Select Page

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It’s typical in Business Intelligence that users are not getting data from the Data Warehouse database directly. Although the table structure should speak to them, one should be careful when querying Slowly changing dimension type 2 tables to get only point in time records (most often it’s current records). Surrogate keys or any other technical fields quite often got misused for SQL query filters by inexperienced users. Also there might be a security requirement for users from different departments to see only a specific set of the organisation’s data, which could be hard to manage within one database that is designed to combine all the data. To accommodate all of these requirements, a reporting layer of the Data Warehouse is created to provide all users with the right access to the right data. Also with the modern day technology, there is a tendency to virtualise this layer. Presuming that all the data has been integrated and cleansed in the data warehouse, the Data Mart only needs to present the data and do simple calculations in memory if required.

On my recent SQL Server project we had a reporting database which contained nothing but views of the Data Warehouse database structures. I was asked to provide access to this database for users. I would expect this to be easy, but I have learnt that SQL Server can be a bit complicated.

It looked scary to use cross-database ownership chaining. All the articles in the internet suggest not to do it at all or at least understand all consequences of using it. I had to give it a good read, but it turned out that this solution would be ideal in our case. Decision on using ownership chaining depends on existing types of users with different levels of access to databases. In our case there were only three types of users across all databases on the server. They are admins, superusers and users. ETL developers fell into the category of admins. Analysts are superusers, they should be able to select data from any table in the Data warehouse. Users should only see the views we created for them. So in this situation ownership chaining is pretty safe as there’s no type of users who could breach the security and get access to something they are not supposed to have. It could lead to a hole in security in case if there are types of users who have some of create and execute permissions. If database chaining is enabled, these types of users would be able to access more things then it was intended with views.

This article describes all the steps in great detail. I have enabled chaining only between the Data warehouse and Reporting databases, not for the whole server.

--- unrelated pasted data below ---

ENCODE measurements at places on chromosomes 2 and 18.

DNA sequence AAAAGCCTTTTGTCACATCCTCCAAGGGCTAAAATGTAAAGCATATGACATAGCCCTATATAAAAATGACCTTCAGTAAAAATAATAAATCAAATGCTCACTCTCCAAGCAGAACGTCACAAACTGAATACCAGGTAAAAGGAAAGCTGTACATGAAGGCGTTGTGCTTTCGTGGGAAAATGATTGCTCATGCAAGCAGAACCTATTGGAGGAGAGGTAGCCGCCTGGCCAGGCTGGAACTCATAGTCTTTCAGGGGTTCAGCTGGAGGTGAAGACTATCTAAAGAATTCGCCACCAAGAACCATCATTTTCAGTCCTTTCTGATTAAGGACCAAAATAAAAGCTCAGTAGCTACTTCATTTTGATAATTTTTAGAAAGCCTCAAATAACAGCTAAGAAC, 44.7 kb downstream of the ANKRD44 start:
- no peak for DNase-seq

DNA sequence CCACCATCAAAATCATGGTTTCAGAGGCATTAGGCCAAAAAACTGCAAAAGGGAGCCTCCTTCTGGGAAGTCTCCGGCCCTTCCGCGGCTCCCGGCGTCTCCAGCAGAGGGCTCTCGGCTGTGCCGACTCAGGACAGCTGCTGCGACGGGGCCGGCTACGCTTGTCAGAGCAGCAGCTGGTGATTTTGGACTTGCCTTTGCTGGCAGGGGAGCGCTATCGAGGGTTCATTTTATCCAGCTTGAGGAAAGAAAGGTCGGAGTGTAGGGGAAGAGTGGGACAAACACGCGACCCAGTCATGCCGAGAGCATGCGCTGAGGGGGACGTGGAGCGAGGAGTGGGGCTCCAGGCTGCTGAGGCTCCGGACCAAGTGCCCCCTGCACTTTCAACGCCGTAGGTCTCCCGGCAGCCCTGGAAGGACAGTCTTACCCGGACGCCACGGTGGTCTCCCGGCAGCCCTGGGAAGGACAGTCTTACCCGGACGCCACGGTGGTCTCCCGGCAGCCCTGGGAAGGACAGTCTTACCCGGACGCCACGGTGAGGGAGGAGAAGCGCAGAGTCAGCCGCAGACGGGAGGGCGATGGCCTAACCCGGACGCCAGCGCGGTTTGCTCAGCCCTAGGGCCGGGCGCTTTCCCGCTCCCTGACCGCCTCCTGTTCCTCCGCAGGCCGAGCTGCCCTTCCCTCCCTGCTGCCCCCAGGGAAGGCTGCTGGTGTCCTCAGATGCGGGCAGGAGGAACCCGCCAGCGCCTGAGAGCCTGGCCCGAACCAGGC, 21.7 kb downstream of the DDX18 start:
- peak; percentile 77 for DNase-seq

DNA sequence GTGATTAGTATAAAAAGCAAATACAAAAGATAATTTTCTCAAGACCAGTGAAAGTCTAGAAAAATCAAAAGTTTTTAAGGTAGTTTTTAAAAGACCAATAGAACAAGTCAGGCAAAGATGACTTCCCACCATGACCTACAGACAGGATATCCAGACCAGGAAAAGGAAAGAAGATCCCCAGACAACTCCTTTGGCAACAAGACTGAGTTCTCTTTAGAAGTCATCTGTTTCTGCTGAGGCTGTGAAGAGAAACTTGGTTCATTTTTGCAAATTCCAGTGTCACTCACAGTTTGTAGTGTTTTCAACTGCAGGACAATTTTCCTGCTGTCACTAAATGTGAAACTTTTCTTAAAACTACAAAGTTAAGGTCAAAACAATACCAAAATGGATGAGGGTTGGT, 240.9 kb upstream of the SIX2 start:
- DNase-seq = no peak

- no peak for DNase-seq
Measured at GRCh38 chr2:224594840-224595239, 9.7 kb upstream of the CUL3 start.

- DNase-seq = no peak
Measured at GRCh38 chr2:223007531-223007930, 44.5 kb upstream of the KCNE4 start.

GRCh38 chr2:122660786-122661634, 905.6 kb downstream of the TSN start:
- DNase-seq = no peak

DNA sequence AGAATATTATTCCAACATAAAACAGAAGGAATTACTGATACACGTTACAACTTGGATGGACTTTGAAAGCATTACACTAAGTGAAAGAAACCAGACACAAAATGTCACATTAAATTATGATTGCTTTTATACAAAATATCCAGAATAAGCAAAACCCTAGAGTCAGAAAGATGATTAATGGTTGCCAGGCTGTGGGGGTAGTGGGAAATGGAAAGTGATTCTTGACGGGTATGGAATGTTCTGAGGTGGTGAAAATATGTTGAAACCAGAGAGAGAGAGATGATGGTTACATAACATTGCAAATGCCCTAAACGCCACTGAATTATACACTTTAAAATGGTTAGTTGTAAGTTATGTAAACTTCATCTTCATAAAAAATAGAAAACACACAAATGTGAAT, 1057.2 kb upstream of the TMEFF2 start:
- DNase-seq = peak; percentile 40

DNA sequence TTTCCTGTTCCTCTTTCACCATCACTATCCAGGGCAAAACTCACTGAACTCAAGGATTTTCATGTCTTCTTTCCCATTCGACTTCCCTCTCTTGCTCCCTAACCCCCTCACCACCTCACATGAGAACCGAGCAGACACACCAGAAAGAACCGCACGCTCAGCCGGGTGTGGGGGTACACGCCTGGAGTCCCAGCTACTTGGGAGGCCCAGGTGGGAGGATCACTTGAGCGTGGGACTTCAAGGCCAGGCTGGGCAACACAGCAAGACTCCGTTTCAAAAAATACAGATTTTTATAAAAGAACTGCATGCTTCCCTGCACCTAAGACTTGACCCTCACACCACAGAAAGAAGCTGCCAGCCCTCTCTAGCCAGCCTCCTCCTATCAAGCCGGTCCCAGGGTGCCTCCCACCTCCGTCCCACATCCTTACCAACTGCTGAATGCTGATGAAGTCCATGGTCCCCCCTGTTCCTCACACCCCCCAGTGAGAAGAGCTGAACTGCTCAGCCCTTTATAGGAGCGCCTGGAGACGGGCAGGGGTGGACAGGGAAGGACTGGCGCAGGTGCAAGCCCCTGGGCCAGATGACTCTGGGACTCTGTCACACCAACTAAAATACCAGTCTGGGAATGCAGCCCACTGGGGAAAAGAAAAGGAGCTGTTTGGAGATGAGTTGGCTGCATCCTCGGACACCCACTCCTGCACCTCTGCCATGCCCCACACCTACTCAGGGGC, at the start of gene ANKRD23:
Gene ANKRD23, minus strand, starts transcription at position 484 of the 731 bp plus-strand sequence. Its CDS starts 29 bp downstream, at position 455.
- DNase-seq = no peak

ALTER DATABASE DataWarehouse SET DB_CHAINING ON; 
ALTER DATABASE Reporting SET DB_CHAINING ON; 
GO 

User should be created on both databases as well.

USE DataWarehouse;
GO
CREATE USER Phantom FOR LOGIN Erik;
GO

USE Reporting;
GO
CREATE USER Erik FOR LOGIN Erik;
GO

Nothing else is required for the DataWarehouse database. User should be granted with the required access to Reporting database objects, e.g.:

USE Reporting;
GO

CREATE VIEW sales.Sales_2017_View AS
    SELECT s.SaleDate, s.InvoiceNum, s.TotalAmount, s.ItemQuantity 
    FROM DataWarehouse.hub.Sales h
    JOIN DataWarehouse.sat.Sales s ON h.h_Sales_key = s.h_Sales_key 
    WHERE SaleDate BETWEEN '2017-01-01' AND '2017-12-31'
         AND s.CurrentYN = 'Y';
GO

GRANT SELECT ON SCHEMA :: sales TO Erik;
GO

Now Erik can query Reporting views in sales schema. However, if he would try to open the DataWarehouse database, he won’t see any tables and won’t be able to query anything.

If database chaining is not suitable in the organisation, there are other ways to manage user access in virtualised reporting layer. For example, you can create views on data warehouse database and grant users access only to these views. You’ll need to grant very specific permissions to each view, or if you grant user access to the whole schema, you’ll need to make sure that there’s no table under this schema that users are not supposed to see.

The option with the certificates for login looked more secure and reliable, but it looks more complex to implement. I would go for this option if I had enough time to get my head around how it works; maybe next time.

Kate
Data masseuse

 

Kate write technical blogs about data warehouses.  Her blog about SQL Server table partitioning might be of interest to you, or you can see all of her blogs here.

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